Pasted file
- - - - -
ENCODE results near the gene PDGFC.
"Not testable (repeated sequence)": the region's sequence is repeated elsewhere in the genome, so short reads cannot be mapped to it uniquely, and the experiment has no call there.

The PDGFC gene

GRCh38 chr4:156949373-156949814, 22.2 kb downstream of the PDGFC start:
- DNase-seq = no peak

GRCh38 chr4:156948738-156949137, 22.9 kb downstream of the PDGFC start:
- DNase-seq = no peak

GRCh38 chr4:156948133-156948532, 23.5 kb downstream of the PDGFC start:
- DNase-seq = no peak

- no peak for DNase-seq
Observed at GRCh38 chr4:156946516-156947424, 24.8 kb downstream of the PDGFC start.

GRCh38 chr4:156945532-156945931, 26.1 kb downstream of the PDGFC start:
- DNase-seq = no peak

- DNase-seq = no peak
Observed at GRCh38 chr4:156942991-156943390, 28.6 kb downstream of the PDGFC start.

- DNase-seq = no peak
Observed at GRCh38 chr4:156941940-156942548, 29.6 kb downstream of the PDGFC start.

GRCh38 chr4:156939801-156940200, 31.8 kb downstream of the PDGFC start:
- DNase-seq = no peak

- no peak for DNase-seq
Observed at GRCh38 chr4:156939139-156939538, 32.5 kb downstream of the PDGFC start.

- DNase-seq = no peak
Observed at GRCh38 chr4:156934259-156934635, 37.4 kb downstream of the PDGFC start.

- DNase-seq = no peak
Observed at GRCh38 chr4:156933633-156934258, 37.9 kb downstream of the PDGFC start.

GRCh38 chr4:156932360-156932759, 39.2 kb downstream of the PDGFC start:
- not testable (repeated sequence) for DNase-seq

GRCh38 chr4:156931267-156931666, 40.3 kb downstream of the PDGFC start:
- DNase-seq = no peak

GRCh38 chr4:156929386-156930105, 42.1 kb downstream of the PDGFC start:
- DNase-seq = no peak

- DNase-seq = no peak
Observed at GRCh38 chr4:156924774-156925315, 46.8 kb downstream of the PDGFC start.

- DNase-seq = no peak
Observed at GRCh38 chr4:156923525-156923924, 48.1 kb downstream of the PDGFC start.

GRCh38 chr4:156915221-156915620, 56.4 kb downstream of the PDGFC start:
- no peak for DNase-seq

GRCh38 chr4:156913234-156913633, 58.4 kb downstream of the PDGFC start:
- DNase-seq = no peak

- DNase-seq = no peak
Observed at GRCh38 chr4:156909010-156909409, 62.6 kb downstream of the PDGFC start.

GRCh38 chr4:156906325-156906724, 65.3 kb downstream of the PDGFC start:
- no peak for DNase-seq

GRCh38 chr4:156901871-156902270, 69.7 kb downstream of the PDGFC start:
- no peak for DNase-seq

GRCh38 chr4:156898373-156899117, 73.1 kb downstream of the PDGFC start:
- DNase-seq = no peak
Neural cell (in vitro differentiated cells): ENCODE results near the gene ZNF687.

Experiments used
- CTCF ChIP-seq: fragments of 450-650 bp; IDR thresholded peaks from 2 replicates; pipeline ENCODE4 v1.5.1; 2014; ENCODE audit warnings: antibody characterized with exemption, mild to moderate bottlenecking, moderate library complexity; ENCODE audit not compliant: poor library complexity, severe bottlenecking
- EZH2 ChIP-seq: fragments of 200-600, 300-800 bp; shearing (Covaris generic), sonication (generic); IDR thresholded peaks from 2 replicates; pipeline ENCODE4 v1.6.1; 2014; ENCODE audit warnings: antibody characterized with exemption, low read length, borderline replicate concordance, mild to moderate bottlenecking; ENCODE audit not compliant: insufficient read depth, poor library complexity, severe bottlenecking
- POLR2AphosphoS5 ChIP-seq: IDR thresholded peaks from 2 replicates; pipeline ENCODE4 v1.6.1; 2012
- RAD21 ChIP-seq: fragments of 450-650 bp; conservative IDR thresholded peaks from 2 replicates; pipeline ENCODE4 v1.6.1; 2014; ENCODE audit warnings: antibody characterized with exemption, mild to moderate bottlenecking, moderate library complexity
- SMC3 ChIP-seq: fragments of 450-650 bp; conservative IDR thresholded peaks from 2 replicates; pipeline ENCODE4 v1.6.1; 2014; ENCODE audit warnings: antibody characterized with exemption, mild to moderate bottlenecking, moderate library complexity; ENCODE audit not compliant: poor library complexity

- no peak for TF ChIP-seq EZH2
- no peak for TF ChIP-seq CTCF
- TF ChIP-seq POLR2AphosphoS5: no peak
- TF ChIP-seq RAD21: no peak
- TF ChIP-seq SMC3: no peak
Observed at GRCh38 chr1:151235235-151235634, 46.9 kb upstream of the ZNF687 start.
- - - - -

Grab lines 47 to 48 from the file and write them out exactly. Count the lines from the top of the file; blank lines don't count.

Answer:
- DNase-seq = no peak
Neural cell (in vitro differentiated cells): ENCODE results near the gene ZNF687.